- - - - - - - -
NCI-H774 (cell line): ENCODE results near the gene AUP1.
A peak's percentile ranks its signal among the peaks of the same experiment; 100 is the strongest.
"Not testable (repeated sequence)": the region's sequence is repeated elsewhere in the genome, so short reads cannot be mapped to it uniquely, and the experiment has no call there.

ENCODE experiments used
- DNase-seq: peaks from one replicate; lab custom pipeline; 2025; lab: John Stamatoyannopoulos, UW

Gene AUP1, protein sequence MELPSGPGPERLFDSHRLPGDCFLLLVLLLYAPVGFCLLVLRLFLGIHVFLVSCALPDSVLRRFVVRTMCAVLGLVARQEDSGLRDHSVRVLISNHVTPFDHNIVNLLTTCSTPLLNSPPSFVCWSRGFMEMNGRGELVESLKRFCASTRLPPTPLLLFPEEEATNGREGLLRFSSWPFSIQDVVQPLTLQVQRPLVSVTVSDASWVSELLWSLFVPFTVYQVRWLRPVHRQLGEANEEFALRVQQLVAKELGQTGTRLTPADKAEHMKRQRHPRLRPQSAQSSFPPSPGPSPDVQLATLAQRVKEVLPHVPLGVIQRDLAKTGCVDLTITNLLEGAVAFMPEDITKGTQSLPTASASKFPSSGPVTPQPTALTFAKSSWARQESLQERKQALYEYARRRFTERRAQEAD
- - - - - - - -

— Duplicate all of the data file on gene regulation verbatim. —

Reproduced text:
NCI-H774 (cell line): ENCODE results near the gene AUP1.
A peak's percentile ranks its signal among the peaks of the same experiment; 100 is the strongest.
"Not testable (repeated sequence)": the region's sequence is repeated elsewhere in the genome, so short reads cannot be mapped to it uniquely, and the experiment has no call there.

ENCODE experiments used
- DNase-seq: peaks from one replicate; lab custom pipeline; 2025; lab: John Stamatoyannopoulos, UW

Gene AUP1, protein sequence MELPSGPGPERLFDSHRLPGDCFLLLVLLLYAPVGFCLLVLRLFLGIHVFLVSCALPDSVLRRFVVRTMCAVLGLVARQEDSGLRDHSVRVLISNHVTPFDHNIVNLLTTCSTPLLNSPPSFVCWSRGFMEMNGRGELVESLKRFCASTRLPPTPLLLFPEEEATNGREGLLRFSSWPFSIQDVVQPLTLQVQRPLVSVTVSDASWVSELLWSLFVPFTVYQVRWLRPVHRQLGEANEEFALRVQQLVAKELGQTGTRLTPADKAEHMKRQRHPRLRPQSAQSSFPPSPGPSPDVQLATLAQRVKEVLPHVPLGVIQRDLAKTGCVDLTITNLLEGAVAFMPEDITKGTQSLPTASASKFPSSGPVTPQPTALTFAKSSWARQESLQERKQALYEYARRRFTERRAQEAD